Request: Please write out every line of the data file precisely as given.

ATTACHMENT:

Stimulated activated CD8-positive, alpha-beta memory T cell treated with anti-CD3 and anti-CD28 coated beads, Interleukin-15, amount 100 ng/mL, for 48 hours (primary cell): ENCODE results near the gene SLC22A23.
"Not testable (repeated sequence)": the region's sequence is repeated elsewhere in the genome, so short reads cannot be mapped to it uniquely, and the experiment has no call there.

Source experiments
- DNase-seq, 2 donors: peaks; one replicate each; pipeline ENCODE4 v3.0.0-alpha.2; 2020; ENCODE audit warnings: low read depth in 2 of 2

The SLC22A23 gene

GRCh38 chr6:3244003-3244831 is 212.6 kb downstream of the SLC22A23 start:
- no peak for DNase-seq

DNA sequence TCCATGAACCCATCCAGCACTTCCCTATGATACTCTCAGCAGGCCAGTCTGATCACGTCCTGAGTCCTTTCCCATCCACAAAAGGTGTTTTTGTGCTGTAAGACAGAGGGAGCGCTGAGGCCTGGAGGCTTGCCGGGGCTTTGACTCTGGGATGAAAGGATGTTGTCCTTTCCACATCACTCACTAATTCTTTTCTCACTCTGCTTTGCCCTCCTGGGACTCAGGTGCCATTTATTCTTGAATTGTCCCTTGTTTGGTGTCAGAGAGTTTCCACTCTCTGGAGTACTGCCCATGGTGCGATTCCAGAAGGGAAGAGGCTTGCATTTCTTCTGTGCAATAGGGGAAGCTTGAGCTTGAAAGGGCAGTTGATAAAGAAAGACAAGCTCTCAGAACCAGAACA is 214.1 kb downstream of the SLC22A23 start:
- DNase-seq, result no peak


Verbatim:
Stimulated activated CD8-positive, alpha-beta memory T cell treated with anti-CD3 and anti-CD28 coated beads, Interleukin-15, amount 100 ng/mL, for 48 hours (primary cell): ENCODE results near the gene SLC22A23.
"Not testable (repeated sequence)": the region's sequence is repeated elsewhere in the genome, so short reads cannot be mapped to it uniquely, and the experiment has no call there.

Source experiments
- DNase-seq, 2 donors: peaks; one replicate each; pipeline ENCODE4 v3.0.0-alpha.2; 2020; ENCODE audit warnings: low read depth in 2 of 2

The SLC22A23 gene

GRCh38 chr6:3244003-3244831 is 212.6 kb downstream of the SLC22A23 start:
- no peak for DNase-seq

DNA sequence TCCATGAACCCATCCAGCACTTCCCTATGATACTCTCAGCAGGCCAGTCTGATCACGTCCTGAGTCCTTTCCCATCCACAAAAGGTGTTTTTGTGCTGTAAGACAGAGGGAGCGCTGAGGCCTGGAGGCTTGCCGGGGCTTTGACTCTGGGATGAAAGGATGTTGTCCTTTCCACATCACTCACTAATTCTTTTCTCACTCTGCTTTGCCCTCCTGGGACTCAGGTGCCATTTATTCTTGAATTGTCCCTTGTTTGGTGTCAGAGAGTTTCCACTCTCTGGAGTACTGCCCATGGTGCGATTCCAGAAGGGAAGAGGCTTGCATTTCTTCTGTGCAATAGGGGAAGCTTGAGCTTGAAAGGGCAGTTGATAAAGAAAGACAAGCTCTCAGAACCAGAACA is 214.1 kb downstream of the SLC22A23 start:
- DNase-seq, result no peak